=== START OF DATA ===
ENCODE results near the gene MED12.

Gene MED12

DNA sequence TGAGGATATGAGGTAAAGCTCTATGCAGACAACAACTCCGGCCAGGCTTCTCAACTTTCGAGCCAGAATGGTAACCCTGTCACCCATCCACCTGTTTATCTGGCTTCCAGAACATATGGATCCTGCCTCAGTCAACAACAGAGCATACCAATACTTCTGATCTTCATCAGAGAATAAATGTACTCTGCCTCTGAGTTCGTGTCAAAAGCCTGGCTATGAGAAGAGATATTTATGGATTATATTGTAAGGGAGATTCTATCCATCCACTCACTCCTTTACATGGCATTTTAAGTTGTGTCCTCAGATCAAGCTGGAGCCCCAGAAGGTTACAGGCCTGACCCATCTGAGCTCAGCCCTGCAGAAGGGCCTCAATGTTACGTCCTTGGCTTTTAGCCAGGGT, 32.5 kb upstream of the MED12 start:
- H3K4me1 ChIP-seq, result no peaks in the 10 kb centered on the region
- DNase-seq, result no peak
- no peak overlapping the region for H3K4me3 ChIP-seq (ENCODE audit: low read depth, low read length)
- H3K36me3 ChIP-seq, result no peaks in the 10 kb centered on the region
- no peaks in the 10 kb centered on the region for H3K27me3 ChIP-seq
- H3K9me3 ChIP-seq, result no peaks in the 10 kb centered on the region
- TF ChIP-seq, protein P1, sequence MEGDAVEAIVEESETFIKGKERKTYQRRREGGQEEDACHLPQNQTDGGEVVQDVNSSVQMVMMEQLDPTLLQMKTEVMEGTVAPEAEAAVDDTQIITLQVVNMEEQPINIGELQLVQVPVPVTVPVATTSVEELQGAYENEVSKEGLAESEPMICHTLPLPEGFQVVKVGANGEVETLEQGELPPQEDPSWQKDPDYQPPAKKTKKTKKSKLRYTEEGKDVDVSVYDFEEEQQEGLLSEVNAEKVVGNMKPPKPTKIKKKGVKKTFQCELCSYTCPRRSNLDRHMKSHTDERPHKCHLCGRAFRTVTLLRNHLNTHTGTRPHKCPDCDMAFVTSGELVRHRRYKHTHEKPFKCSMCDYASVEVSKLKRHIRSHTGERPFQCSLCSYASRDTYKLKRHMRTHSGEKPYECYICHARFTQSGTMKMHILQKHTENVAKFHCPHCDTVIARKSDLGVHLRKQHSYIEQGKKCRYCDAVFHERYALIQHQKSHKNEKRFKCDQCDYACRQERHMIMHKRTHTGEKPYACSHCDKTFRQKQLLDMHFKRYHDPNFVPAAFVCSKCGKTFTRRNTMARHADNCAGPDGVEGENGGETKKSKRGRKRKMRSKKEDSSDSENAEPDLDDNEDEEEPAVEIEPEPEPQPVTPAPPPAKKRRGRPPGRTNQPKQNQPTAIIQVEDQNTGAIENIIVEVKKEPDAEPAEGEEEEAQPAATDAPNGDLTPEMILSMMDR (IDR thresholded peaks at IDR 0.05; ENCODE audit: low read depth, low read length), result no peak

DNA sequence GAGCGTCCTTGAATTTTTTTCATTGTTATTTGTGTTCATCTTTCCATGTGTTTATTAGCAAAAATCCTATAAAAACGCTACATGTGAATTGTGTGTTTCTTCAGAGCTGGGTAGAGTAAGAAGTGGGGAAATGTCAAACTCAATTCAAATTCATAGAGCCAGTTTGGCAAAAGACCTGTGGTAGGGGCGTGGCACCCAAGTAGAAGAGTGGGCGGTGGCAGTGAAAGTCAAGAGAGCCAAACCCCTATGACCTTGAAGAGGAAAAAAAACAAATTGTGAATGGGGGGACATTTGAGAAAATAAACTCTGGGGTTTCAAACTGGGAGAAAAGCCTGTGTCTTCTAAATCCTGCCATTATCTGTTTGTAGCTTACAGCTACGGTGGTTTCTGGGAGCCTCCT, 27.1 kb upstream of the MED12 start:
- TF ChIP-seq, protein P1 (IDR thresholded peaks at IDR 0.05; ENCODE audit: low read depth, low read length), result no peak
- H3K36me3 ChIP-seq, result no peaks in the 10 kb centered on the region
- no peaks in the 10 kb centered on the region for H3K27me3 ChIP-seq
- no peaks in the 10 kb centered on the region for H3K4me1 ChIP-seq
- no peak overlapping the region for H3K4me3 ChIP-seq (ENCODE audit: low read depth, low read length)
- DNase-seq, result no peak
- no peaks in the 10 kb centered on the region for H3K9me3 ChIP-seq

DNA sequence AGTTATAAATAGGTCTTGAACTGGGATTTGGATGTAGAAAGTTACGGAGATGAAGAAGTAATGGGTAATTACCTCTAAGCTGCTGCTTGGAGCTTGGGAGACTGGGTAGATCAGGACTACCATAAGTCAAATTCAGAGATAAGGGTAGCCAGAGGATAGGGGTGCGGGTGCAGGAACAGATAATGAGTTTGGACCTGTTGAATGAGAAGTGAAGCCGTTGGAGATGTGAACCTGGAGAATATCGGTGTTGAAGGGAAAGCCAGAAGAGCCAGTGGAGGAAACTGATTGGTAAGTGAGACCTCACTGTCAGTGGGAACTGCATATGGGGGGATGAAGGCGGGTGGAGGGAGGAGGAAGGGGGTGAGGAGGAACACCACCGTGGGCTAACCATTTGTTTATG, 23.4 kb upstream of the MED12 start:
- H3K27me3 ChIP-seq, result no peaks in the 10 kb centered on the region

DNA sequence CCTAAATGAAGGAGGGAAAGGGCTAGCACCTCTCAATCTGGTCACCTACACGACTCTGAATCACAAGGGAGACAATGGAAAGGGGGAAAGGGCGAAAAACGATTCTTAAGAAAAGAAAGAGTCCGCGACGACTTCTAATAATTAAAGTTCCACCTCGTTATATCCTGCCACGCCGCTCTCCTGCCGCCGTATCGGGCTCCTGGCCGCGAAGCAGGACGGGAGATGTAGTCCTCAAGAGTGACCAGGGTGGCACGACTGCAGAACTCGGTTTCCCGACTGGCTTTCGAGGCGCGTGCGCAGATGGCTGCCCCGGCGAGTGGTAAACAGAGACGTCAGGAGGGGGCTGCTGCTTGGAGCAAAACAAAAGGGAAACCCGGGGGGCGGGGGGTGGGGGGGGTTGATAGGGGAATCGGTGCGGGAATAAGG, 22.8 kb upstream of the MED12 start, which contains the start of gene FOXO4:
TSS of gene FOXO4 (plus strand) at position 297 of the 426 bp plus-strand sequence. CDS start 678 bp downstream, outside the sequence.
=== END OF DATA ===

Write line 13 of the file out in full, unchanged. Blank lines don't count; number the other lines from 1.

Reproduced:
- H3K36me3 ChIP-seq, result no peaks in the 10 kb centered on the region